War Memorial garden, Northbridge Park
A one-acre (0.4 hectare) area of Northbridge Park opposite Bonds Corner was dedicated as a War Memorial garden in 1950. It includes a small sandstone memorial, a commemorative plaque and a flagpole.
John Roche Park
This tiny park is a separately fenced children’s playground and part of Northbridge Park. It was dedicated in 1983 to John J Roche, a local resident and activist on Northbridge Progress Association in the late 1940s.
In the 1840s, the area now known as Clive Park was subdivided and offered for auction under the name the Albert Town Estate. The subdivision was accessible only by water and few sales were made. Only one house was built and this was in use until the 1940s. Council rate books show that there were ‘tea gardens’ in this area at the turn of the century. The 13 acres (5.7 hectares) Clive Park was gazetted in 1933.Sailors Bay Boatshed started operating within the park in 1940. There was a picnic pavilion near the boatshed, accessible by ferry.
The Clive Park tidal pool, now in a poor state of repair, was built by the Northbridge Volunteer Defence Force in the mid-1940s. Northbridge Sailing Club commenced operating in 1946 and its clubhouse was opened in 1965.
The open area to the north of Kameruka Road to Castlecrag is now known as Warners Park. The park has a picnic area, children’s playground, community garden and meeting hall. It adjoins the clubhouse and greens of Northbridge Bowling Club. The area was originally part of Warner’s Waratah Dairy, established in 1914. The dairy’s motto was ‘Service, hygiene and pure raw dairy milk’. Milk was delivered daily to homes in the district by horse-drawn carts. Dairy cows grazed on the area to the south of Edinburgh Road and past Sailors Bay Creek. The milking sheds and cottages were where The Quadrangle shopping centre now stands in Castlecrag, while the milk depot in Eastern Valley Wayis now used by the Sailors Bay Sea Scouts. The dairy, with different owners, operated until about 1951, but by then was mostly a milk depot. The nearby 26 housing blocks in The Outpost in Northbridge were part of the Castlecrag Estate, designed by Walter Burley Griffin in the 1920s.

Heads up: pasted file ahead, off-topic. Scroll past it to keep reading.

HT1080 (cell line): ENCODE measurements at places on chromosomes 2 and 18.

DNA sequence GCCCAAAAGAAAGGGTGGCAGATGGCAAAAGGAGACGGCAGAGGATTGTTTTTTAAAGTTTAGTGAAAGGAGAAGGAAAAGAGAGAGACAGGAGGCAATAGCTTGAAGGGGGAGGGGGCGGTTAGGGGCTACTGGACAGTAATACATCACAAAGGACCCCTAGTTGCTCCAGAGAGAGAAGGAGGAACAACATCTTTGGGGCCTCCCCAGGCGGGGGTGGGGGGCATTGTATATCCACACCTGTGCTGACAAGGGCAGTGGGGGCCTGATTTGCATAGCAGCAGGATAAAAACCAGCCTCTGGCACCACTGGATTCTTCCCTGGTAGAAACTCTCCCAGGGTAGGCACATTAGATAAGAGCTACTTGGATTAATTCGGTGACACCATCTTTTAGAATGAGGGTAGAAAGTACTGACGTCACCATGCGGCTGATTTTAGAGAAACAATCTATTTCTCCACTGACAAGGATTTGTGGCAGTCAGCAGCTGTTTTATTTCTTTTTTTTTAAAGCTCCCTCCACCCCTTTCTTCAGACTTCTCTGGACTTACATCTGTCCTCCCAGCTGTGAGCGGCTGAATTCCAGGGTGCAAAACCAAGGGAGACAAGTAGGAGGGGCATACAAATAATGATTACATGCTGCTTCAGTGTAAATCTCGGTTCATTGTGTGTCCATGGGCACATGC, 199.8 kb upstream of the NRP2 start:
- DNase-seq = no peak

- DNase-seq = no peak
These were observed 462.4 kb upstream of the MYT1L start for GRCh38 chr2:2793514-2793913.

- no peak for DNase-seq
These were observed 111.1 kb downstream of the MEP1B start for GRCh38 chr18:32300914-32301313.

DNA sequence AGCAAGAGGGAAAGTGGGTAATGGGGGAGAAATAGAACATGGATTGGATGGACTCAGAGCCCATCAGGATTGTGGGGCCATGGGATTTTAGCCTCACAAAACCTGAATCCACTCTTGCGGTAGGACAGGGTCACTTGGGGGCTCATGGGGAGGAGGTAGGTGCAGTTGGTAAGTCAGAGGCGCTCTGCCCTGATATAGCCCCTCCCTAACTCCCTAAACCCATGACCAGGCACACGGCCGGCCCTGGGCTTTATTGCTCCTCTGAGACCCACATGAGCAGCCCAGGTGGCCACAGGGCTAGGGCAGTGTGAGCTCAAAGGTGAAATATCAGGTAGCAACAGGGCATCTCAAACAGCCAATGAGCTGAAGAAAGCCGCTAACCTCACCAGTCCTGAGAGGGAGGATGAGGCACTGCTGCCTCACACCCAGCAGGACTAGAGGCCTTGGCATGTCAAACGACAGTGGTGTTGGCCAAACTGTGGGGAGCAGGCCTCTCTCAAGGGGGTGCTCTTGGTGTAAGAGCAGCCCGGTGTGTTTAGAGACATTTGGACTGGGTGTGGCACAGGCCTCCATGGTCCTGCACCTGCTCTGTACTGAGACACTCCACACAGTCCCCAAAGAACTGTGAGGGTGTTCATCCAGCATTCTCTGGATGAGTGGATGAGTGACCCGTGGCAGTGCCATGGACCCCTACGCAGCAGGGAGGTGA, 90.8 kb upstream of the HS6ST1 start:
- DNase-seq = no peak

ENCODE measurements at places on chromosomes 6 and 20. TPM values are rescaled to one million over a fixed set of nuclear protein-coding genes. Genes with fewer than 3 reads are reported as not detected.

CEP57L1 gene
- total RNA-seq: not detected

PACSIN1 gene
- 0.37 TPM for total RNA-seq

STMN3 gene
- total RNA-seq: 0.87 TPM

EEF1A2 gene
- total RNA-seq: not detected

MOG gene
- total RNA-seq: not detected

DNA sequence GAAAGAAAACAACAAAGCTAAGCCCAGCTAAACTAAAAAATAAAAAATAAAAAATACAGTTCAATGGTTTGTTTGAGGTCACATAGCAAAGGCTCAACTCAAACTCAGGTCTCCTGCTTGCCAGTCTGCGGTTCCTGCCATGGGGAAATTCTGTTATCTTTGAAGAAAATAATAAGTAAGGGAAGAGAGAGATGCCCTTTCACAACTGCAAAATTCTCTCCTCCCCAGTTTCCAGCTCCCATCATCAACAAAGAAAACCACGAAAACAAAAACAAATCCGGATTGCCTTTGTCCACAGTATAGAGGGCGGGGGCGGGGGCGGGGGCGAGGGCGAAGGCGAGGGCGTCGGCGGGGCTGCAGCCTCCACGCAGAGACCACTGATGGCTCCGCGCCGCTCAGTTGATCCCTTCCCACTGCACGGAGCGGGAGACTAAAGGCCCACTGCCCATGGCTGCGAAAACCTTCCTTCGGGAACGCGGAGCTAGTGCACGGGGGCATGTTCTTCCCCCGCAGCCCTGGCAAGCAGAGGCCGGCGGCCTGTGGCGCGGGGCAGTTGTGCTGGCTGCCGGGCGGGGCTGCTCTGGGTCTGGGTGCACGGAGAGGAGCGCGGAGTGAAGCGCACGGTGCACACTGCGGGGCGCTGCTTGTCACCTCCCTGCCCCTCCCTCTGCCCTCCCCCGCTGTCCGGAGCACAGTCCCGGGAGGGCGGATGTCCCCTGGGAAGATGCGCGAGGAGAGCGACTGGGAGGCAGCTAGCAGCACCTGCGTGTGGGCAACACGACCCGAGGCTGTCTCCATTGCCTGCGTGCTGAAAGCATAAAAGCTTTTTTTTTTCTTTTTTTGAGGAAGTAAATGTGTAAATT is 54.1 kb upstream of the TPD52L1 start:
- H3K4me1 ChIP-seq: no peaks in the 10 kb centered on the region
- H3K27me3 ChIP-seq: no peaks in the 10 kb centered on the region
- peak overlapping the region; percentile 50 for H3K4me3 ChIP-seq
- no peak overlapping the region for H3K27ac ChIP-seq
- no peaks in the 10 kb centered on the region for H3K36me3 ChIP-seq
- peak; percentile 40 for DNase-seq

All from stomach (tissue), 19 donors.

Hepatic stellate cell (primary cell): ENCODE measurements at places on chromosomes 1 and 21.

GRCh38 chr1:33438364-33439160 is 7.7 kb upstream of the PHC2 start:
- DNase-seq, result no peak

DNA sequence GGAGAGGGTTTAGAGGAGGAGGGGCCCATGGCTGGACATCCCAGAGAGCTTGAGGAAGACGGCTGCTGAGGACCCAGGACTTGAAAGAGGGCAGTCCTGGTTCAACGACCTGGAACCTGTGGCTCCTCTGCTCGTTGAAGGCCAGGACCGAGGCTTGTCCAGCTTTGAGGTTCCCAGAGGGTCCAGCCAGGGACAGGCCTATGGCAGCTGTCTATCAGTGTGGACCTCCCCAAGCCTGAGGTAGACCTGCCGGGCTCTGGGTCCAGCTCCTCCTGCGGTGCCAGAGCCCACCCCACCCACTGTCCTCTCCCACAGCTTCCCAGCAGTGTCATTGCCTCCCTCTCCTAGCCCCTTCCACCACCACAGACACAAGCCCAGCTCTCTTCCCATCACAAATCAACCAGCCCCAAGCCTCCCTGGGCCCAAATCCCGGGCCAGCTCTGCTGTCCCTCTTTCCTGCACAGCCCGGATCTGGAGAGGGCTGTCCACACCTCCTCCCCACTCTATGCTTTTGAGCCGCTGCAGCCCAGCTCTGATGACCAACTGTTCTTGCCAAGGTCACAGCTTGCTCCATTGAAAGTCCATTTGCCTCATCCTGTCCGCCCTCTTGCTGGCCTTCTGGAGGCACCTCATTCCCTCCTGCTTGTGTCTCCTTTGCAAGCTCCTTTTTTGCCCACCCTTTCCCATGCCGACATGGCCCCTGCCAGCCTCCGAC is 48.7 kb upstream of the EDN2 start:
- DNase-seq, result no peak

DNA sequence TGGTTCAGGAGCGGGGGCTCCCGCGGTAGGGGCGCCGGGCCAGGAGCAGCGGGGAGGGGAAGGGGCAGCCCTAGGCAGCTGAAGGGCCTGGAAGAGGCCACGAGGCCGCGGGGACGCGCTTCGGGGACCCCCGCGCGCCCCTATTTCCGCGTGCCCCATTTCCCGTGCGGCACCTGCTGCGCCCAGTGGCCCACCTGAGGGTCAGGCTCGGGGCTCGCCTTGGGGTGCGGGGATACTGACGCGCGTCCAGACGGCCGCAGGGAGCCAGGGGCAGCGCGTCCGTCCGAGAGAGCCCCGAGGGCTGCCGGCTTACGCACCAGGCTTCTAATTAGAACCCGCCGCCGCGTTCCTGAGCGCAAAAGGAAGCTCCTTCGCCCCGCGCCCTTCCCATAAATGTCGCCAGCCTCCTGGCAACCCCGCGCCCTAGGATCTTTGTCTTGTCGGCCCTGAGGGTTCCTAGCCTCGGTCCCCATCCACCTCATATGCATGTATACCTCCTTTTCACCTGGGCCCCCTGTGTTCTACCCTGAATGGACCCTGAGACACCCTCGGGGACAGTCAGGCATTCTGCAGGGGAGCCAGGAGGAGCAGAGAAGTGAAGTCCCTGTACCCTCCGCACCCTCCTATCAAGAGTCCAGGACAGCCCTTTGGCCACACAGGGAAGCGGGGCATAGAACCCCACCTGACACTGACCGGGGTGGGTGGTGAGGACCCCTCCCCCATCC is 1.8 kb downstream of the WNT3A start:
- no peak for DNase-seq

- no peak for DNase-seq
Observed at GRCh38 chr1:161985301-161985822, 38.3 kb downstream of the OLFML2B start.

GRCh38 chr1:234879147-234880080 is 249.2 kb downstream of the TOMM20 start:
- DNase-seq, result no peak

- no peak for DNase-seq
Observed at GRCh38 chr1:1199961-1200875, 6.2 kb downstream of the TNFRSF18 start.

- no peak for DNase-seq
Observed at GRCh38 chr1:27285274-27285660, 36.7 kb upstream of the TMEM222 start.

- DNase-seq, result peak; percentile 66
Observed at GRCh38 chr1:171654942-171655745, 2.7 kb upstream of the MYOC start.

This fenced harbour swimming pool and small adjacent Forsythe Park were opened in 1924, when the pool provided a 33 yard (30 metres) swim. Dressing sheds were completed with voluntary labour in 1927 and extensions were made to the baths to give a 55 yard (50 metres) racing course in 1938.
Northbridge Amateur Swimming Club was formed in 1925 and has operated continuously since that time. The baths were classified by the National Trust in 1994.
The tiny formal park in Harden Avenue near Sailors Bay Road was named after the King brothers. They operated market gardens from 1933 until 1951 at No 10 (called the ‘big garden’ and now Council’s car park at Northbridge Plaza), No 24, and Nos 30 to 34 Harden Avenue.
This small reserve (which is more generally known by residents as The Knoll) is located within Byora Crescent and is a remnant of native bushland. It is one of the highest points on the lower North Shore and has views to the Spit and North Head. Originally called Pudding Hill, the reserve was named about 1933 after Alderman Robert Charles Broomham who sat on Willoughby Municipal Council from 1920-1922.
This small, steep reserve follows the southern edge of Minimbah Road. It has value as part of the chain of reserves around Middle Harbour. The reserve was named about 1933 after Alderman W J Killingsworth, who served on Willoughby Municipal Council from 1920-1922.
1 Sydney Morning Herald, Wednesday 11 July 1933, p. 11, Relief Work; Dates for the Northbridge Golf Course development from the David Warner Photo Collection, WDHS archives.